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Sandy F. Ray drafts a cover letter to be enclosed with the packets for Dr. King's 1967 Pilgrimage to the Holy Land.
Dr. King responds to an invitation to speak in Oslo, Norway in the fall of 1964. He informs the requester that the "present temper of events in this section of the country" has influenced him to adopt a policy of not accepting invitations more than two months in advance. He states, however, that he will keep the invitation on file and communicate with the sender in September regarding his eligibility to accept the invitation.
John Wooton expresses the commitment of the Negro Industrial Economic Union towards the efforts of Reverend Jesse Jackson and SCLC's Operation Breadbasket.
Mrs. Bucklin invites Dr. King to deliver a series of sermons highlighting his biblical preference and his experiences with the SCLC. The conference will host affiliates of the American Baptist Home Mission Societies.
In the Urban Coalition's weekly report, the National Coordinator notifies members of the events that had occurred within the past week. The report covers local coalitions, legislation, private employment, and the steering committee.
The Southern Christian Leadership Conference announces that Ralph D. Abernathy and his wife will embark on a world-wide mission for peace. Abernathy will serve as a delegate to the International Inter-religious Symposium on Peace.
Dr. King addresses the United Neighborhood Houses of New York at the Biltmore Hotel. He focuses on the need to alter the ineffective, piecemeal manner in which the government tries to fight poverty by fighting its symptoms, and instead suggest that the government channel those funds into a new "guaranteed annual income" that will help turn non-producers into consumers. This rough draft of the speech contains Dr. King's handwritten revisions and additions.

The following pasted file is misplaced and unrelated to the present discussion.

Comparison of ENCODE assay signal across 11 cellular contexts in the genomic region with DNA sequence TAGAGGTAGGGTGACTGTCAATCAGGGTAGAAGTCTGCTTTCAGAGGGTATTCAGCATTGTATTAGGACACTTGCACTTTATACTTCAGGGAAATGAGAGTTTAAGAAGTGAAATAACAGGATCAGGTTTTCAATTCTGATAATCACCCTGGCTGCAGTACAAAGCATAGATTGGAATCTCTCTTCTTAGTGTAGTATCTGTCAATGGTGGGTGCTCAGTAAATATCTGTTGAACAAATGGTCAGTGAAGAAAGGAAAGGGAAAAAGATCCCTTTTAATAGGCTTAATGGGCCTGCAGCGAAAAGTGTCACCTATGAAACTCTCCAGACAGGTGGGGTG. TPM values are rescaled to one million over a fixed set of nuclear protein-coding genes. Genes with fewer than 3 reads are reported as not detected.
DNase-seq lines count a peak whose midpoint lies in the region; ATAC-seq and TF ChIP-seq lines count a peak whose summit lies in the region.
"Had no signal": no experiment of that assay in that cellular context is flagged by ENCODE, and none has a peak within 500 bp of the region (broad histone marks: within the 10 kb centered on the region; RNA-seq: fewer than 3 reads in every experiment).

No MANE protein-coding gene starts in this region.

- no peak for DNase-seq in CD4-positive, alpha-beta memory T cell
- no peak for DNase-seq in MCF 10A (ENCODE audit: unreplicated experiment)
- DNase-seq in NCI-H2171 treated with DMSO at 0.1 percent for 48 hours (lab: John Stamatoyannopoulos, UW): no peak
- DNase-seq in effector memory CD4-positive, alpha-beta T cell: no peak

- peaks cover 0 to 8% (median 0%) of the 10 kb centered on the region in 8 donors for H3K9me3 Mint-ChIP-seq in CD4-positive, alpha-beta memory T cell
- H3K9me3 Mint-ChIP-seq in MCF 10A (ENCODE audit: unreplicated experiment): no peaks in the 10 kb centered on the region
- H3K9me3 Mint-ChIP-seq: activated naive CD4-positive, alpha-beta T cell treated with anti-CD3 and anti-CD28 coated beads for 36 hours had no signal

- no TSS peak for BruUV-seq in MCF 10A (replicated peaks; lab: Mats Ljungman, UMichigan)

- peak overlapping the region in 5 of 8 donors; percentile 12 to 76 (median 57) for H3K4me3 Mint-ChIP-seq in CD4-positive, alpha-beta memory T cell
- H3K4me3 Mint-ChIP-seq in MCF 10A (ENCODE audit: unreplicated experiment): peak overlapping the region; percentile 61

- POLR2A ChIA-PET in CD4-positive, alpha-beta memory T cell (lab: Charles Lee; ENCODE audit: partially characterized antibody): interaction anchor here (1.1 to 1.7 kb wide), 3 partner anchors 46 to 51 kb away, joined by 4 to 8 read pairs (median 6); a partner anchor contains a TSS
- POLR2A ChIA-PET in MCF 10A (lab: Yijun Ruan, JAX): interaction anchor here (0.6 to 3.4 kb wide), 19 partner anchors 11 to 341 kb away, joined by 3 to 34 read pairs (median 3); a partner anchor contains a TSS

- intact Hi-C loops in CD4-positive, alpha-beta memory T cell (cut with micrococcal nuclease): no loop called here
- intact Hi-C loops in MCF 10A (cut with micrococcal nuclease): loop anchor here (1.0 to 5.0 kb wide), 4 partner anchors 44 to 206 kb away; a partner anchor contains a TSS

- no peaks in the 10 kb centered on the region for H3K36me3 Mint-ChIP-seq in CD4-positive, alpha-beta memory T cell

David Diamond, author of the book "A Bucket of Whitewash" inquires about Dr. King providing commentary for his upcoming release. As a result, Diamond is set to share royalties from his book sales with the SCLC.
Patricia Reid has mixed feelings about Dr. King and the position he has taken. Even though she and her husband agree with this stance on civil rights, they respectfully disagree on his position on the Vietnam War. The Reids believe that Dr. King shouldn't interfere with foreign policy unless he can come up with a viable solution to end the Vietnam War. However, they still feel compelled to contribute to the work of the SCLC, but warn Dr. King that other individuals may not be that sympathetic.
The Mississippi Freedom Democratic Party Chairman expresses concern regarding the SCLC's exclusion of "indigenous people of various political orientation in preparing the program" for the annual convention held in Jackson, MS.
B. J. Mason deplores how justice is not yet color-blind, at least in Alabama. Mason states that Mr. Boykin's right to "due process of law" is being violated. Edward Boykin admitted guilt to a crime and was sentenced to death, but the trial judge had not ensured that the defendant understood the plea. The U.S. Supreme Court overturned the conviction in Boykin vs. Alabama (1968), citing the Fifth and Fourteenth Amendments.
The Committee of Responsibility to Save War Burned and War Injured Vietnamese Children announces a program that will bring war-maimed children from Vietnam to the United Stares for medical treatment.
This is a draft of a speech Dr. King delivered to the Chicago Headline Club. The speech encompasses information regarding the difficulty the media may have covering the SCLC and the Civil Rights Movement.
James E. Schlatter, a student at Illinois State University, writes to Dr. King to request his comment on the effects of civil disobedience on law and order for his term paper on law enforcement.
The National Council of the Churches of Christ is a unified body of Christian faith groups. Presented here is an organized contract outlining the official rules of procedure for the Department of Racial and Cultural Relations.